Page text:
NSF announced a $220 million investment in 11 AI research institutes, building on seven institutes totaling $140 million last year. (This map shows all awards combined). [Credit: NSF]

The Texas Advanced Computing Center (TACC) at The University of Texas at Austin announced today that it is a partner in the National Science Foundation (NSF)-funded AI Institute for Intelligent Cyberinfrastructure with Computational Learning in the Environment (ICICLE). The institute’s goal is to make AI data and infrastructure more accessible to the larger society.Dhabaleswar K. Panda, professor of computer science and engineering at Ohio State, is the principal investigator for ICICLE, leading a core team of 46 academic researchers and staff scientists from 13 organizations.

“Artificial intelligence is becoming very important,” Panda said. “A lot of people are using it, but it is still limited to advanced technical people. How do we take it to the masses? That’s where we want to take AI — a plug-and-play version which will be democratized so that anybody can use it over the years.”

ICICLE is one of 11 new NSF National Artificial Intelligence Research Institutes announced last week by NSF. The combined investment of $220 million expands on the seven institutes established last year. The institutes will act as connections in a broader nationwide network to pursue transformational advances in a range of economic sectors and science and engineering fields — from food system security to next-generation edge networks.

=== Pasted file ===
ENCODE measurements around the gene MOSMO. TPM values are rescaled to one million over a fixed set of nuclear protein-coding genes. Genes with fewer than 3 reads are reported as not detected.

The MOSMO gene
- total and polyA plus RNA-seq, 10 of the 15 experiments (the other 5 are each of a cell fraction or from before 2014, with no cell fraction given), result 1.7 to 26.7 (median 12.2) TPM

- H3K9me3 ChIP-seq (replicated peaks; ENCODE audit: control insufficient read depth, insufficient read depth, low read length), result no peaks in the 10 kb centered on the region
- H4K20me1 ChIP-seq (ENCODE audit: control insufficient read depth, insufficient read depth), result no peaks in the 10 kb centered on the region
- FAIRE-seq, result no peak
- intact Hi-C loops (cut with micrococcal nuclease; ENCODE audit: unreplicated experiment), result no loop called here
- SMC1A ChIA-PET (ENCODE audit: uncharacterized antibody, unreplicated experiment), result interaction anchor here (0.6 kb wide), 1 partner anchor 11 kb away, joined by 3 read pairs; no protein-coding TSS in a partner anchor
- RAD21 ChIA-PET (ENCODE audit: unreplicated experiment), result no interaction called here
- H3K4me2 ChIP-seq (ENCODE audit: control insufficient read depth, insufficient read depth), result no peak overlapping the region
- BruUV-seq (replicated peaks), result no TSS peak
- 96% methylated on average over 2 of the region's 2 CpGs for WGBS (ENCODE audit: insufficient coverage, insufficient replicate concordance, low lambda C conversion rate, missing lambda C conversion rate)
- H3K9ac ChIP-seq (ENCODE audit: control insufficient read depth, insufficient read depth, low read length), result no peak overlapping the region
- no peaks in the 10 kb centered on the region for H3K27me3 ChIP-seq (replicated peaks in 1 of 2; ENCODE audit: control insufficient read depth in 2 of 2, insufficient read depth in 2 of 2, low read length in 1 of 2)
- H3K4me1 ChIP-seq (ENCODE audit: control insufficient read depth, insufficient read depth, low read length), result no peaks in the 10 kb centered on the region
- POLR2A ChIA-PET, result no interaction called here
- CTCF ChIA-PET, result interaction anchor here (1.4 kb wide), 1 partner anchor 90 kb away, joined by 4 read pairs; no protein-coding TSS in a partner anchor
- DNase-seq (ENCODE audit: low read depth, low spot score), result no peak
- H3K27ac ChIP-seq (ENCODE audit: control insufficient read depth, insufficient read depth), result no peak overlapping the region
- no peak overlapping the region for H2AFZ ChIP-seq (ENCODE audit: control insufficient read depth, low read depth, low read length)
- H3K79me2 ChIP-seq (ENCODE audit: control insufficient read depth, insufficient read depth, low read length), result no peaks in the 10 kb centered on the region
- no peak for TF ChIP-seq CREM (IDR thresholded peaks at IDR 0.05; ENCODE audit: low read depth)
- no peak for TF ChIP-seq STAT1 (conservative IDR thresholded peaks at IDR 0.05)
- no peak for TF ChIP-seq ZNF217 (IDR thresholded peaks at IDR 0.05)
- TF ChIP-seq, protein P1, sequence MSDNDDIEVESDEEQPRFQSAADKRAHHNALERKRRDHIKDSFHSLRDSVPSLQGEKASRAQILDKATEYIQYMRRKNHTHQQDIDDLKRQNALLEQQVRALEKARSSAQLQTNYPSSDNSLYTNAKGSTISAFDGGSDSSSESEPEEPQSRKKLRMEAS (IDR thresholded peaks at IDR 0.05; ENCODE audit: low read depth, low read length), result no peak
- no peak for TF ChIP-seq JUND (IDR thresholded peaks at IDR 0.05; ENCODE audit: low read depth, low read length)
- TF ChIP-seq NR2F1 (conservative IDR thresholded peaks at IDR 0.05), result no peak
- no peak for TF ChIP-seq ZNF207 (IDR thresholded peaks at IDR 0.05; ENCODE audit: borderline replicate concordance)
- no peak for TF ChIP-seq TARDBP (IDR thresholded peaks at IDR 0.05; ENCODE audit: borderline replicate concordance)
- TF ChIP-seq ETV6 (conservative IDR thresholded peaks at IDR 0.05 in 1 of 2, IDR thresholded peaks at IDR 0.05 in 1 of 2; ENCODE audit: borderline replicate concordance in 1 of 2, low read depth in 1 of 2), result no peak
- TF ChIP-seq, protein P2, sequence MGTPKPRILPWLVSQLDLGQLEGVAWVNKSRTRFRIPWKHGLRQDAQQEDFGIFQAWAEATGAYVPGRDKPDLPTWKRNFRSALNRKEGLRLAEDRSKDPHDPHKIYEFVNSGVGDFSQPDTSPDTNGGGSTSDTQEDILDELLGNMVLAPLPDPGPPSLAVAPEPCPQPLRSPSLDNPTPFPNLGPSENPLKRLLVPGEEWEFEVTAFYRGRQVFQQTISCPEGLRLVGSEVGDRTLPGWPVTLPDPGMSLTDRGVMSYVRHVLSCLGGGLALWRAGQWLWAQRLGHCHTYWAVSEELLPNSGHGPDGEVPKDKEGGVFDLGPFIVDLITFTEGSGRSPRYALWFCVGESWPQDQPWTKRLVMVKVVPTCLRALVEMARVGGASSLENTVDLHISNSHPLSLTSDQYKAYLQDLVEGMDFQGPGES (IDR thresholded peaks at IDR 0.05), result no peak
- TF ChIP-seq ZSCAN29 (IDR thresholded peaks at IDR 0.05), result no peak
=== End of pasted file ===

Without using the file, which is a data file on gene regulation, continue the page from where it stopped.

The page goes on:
TACC will be involved in fundamental research and development efforts to build this intelligent cyberinfrastructure. This includes high-performance model training, and scalable and high-performance data management. In addition, TACC will build the software platform and architecture for the institute.

“The ICICLE platform will be open source — one of our primary goals is to create unifying standards that can break down barriers to accessing and successfully using AI,” said Joe Stubbs, manager of TACC’s Cloud and Interactive Computing group.

(Left) Joe Stubbs, Manager, Cloud and Interactive Computing group; (Right) Zhao Zhang, Computer Scientist, Scalable Computational Intelligence group

Many of the successful prototypes and capabilities built by the institute will be integrated into TACC’s Tapis framework. Tapis provides a hosted, web-based programming interface for securely building and managing distributed computations running on a wide range of platforms from edge devices to supercomputers.

Zhao Zhang, a computer scientist in TACC’s Scalable Computational Intelligence group, will lead research of high-performance model training, edge intelligence, control and coordination, and performance modeling for the project.

“ICICLE will enable plug and play AI, hiding a lot of the technical obstacles from researchers, and making it easier to accomplish their science,” Zhang said.

The Ohio State-led ICICLE team will also work in collaboration with the Ohio Supercomputer Center, Case Western Reserve University, Iowa State University, Indiana University, University of Wisconsin-Madison, University of Utah, University of Delaware, University of California, San Diego/San Diego Supercomputer Center, University of California, Davis, Rensselaer Polytechnic Institute and IC-FOODS.

source: Faith Singer, TACC